In Excel if you have a list of values and you cannot find an exact match, then you need to find either the **Closest Larger** or **Closest Smaller** value. For example, if you are doing a comparison of numbers and you do not find an exact match in the range, you can use the next larger or smaller number and proceed ahead.

We can use a combination of the **Countif, Large **and** Small** formula to get our output.

Countif is used to count the number of times specific data is repeated in a range of cells.

**Syntax =COUNTIF(range,criteria)**

**Large:** Returns the k-th largest value in a data set.

**Syntax =LARGE(array,k)**

**Small:** Returns the k-th smallest value in a data set.

**Syntax =SMALL(array,k)**

**Let us understand what is Closest Larger & Smaller Number**

We have a list with random numbers 1,2,3,5,8,10 and we need a formula to evaluate the following:

- If k is in the list, return k

- If k is not in the list, return the next higher value. For example, if k =7, return 8 (in case of closest larger number)

- If k is not in the list, return the next smaller value. For example, if k =7, return 5

(in case of closest smaller number)

Let’s take an example, we have some random numbers in column A & we need to find the value in this range, which is the **Closest Smaller** or **Closest Larger** to cell B2 which contains **46.** This number is not available in our range. See the below screenshot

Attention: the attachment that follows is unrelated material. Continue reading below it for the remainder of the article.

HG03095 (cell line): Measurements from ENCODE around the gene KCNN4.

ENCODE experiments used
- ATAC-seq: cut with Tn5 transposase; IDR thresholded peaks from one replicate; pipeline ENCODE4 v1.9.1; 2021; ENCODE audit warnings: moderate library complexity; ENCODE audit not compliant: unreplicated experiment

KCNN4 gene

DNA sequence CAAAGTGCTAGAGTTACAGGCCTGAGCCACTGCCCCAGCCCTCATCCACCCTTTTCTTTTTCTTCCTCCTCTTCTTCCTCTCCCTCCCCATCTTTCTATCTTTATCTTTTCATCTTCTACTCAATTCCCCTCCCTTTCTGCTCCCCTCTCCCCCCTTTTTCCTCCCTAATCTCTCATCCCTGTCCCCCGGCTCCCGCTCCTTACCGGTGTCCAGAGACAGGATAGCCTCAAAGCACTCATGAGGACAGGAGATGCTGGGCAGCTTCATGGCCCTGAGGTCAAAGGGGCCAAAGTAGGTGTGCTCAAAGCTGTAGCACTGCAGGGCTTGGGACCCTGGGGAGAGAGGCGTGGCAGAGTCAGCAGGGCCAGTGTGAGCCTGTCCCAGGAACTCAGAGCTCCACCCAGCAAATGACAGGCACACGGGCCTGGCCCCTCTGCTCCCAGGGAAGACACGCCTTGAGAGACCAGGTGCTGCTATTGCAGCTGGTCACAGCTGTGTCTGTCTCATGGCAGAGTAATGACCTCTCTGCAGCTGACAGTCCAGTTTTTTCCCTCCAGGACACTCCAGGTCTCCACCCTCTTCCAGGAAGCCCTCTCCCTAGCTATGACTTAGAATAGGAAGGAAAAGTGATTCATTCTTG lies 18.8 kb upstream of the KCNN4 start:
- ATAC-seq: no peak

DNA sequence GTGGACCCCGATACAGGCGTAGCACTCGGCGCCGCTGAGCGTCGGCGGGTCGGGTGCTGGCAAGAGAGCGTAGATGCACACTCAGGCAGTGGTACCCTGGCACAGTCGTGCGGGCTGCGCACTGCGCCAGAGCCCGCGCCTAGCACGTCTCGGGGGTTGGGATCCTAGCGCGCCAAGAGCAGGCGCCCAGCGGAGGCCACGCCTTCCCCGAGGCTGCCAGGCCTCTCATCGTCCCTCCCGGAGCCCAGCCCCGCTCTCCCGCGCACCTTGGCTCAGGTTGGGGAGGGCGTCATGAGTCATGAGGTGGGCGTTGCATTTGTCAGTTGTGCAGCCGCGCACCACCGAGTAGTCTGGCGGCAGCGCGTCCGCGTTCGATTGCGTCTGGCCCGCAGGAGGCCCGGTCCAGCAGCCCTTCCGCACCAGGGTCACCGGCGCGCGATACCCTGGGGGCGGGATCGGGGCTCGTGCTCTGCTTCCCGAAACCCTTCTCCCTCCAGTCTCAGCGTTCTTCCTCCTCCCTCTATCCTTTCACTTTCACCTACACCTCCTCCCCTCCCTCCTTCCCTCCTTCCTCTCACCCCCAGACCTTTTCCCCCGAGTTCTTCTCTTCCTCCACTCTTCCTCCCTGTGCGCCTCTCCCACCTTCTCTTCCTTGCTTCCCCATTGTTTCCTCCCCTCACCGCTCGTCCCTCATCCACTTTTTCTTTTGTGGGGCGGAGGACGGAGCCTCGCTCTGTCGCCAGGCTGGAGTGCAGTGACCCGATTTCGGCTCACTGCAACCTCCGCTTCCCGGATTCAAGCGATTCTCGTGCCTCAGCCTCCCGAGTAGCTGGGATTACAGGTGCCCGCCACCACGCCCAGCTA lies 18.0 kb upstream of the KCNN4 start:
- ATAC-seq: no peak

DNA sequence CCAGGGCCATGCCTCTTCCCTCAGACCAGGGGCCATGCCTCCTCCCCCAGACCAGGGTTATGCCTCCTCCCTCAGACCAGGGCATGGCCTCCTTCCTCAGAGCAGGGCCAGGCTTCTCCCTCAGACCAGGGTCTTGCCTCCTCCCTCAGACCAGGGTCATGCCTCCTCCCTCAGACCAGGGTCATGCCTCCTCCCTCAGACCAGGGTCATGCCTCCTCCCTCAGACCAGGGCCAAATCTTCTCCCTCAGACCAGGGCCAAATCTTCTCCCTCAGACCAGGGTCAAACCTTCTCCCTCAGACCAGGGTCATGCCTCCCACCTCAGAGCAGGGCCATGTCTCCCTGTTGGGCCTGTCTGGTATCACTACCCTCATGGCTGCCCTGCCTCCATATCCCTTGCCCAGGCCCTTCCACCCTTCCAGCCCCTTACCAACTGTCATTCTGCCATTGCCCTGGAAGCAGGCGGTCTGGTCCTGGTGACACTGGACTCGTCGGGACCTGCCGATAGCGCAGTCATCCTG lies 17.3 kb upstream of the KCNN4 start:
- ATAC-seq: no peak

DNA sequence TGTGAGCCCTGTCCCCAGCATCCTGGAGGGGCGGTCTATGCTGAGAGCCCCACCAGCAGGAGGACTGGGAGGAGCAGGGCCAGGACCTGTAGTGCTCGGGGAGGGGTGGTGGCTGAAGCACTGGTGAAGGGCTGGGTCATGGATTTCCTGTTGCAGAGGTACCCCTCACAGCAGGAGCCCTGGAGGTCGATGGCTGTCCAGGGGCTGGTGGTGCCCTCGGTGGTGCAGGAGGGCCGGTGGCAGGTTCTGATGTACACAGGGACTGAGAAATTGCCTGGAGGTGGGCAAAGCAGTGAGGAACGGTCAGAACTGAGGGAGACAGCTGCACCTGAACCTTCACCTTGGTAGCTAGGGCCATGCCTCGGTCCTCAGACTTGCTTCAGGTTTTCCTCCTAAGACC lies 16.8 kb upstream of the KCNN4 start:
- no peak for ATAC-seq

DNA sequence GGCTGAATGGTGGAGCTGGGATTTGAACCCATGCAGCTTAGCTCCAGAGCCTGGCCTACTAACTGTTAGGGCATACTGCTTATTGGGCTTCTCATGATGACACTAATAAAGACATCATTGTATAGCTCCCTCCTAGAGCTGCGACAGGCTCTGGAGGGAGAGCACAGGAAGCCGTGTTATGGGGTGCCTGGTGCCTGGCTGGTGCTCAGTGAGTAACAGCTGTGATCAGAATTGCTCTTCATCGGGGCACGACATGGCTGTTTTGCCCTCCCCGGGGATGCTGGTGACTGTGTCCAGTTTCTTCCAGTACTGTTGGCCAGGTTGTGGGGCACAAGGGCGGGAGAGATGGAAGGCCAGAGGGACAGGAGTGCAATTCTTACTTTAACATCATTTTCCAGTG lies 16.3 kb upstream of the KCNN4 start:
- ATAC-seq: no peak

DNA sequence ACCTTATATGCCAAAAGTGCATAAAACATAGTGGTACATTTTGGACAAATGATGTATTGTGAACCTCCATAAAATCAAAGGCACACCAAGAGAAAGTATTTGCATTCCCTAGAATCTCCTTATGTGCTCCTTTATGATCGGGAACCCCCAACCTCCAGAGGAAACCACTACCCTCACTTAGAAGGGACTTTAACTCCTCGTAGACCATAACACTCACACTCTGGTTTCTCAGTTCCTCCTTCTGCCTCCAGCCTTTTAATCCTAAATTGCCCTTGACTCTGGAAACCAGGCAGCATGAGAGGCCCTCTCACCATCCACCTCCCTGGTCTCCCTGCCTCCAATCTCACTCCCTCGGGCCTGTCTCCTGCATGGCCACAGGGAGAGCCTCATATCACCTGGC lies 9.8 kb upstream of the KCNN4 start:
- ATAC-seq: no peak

Let us see how we calculate the **Closest Larger Number** first:

We can manually check the next largest value to 46 which is 54.

Now lets try to obtain the same result using formula -

- We will use a combination of the
**LARGE & COUNTIF**functions to generate the closest larger number. - Criteria is
**greater than ‘>’**sign with Lookup Value i.e. cell B2 - The greater than sign combined with the Lookup value will return 5 values i.e. 54, 57, 61, 74, 83 which are larger than
**46**. - When we merge theLarge &Countiffunctions, we will get 54. Refer to the formula in cells G2 and G3 in the snapshot below.

PS: B2 in Countifformula is the Lookup Value i.e. 46

- In cell C2, the formula used for finding
**Closest Larger**number is**=LARGE($A$2:$A$8,COUNTIF($A$2:$A$8,”>”&B2))**

Now let us see how we calculate the **Closest Smaller Number** -

We can manually check the next smaller value to 46 which is 28.

Lets obtain the same output using formula -

- We will use a combination of the
**SMALL& COUNTIF**functions to generate the closest smaller number. - Criteria is
**lessthan ‘<’**with Lookup Value i.e. cell B2 - Less than sign combined with the Lookup value will return 2 values, i.e.16& 28which are smaller than
**46**. - When we merge the Small &Countiffunctions, we get 28. Refer to the formula in cells G5 and G6 in the snapshot below.

See below screenshot with formula:

Note: cell B2 in CountifFormula is the Lookup Value i.e. 46

- In cell D2, the Formula used for finding
**Closest Smaller**number is**=SMALL($A$2:$A$8,COUNTIF($A$2:$A$8,”<”&B2))**

This is the how we can return the closest larger number and closet smaller number.

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Thank you very much for this one. I was trying to IndexMatch weight belonging to a certain date. However, that date was not contained in my target array.

So I just needed the MATCH function to either match to my exact lookup_value or to the next highest date available.

And I see you solely responsible for my breakthrough and this abomination of an interns panic code:

=INDEX(_tab_body_metrics,MATCH(SMALL(_tab_body_metrics[DateTime],COUNTIF(_tab_body_metrics[DateTime],”<="&G82)),_tab_body_metrics[DateTime],0),2)

It's not pretty but boy does it work! It works way harder than me.

Thank you, exactly what I was looking for, bang on target.